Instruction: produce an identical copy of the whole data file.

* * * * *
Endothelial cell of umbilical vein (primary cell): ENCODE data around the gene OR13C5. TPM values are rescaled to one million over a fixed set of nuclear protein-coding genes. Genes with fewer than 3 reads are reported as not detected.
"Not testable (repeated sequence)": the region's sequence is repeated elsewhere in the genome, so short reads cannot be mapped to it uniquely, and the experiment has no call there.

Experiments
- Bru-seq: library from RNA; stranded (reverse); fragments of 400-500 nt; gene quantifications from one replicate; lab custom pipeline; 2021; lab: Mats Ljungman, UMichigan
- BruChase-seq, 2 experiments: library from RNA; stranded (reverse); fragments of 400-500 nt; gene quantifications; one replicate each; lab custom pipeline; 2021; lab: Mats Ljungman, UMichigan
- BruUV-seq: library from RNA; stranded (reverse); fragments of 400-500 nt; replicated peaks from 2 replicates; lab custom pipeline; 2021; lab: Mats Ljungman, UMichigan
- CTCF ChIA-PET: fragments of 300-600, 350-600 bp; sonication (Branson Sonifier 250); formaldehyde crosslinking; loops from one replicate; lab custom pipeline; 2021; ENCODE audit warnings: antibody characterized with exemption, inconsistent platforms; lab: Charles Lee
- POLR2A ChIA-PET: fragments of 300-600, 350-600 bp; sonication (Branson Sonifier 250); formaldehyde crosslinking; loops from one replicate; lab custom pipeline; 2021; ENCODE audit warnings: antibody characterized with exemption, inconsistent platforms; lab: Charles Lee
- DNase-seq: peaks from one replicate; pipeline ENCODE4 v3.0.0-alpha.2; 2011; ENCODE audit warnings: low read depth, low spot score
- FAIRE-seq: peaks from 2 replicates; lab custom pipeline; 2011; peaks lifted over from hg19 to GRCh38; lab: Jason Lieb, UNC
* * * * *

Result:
Endothelial cell of umbilical vein (primary cell): ENCODE data around the gene OR13C5. TPM values are rescaled to one million over a fixed set of nuclear protein-coding genes. Genes with fewer than 3 reads are reported as not detected.
"Not testable (repeated sequence)": the region's sequence is repeated elsewhere in the genome, so short reads cannot be mapped to it uniquely, and the experiment has no call there.

Experiments
- Bru-seq: library from RNA; stranded (reverse); fragments of 400-500 nt; gene quantifications from one replicate; lab custom pipeline; 2021; lab: Mats Ljungman, UMichigan
- BruChase-seq, 2 experiments: library from RNA; stranded (reverse); fragments of 400-500 nt; gene quantifications; one replicate each; lab custom pipeline; 2021; lab: Mats Ljungman, UMichigan
- BruUV-seq: library from RNA; stranded (reverse); fragments of 400-500 nt; replicated peaks from 2 replicates; lab custom pipeline; 2021; lab: Mats Ljungman, UMichigan
- CTCF ChIA-PET: fragments of 300-600, 350-600 bp; sonication (Branson Sonifier 250); formaldehyde crosslinking; loops from one replicate; lab custom pipeline; 2021; ENCODE audit warnings: antibody characterized with exemption, inconsistent platforms; lab: Charles Lee
- POLR2A ChIA-PET: fragments of 300-600, 350-600 bp; sonication (Branson Sonifier 250); formaldehyde crosslinking; loops from one replicate; lab custom pipeline; 2021; ENCODE audit warnings: antibody characterized with exemption, inconsistent platforms; lab: Charles Lee
- DNase-seq: peaks from one replicate; pipeline ENCODE4 v3.0.0-alpha.2; 2011; ENCODE audit warnings: low read depth, low spot score
- FAIRE-seq: peaks from 2 replicates; lab custom pipeline; 2011; peaks lifted over from hg19 to GRCh38; lab: Jason Lieb, UNC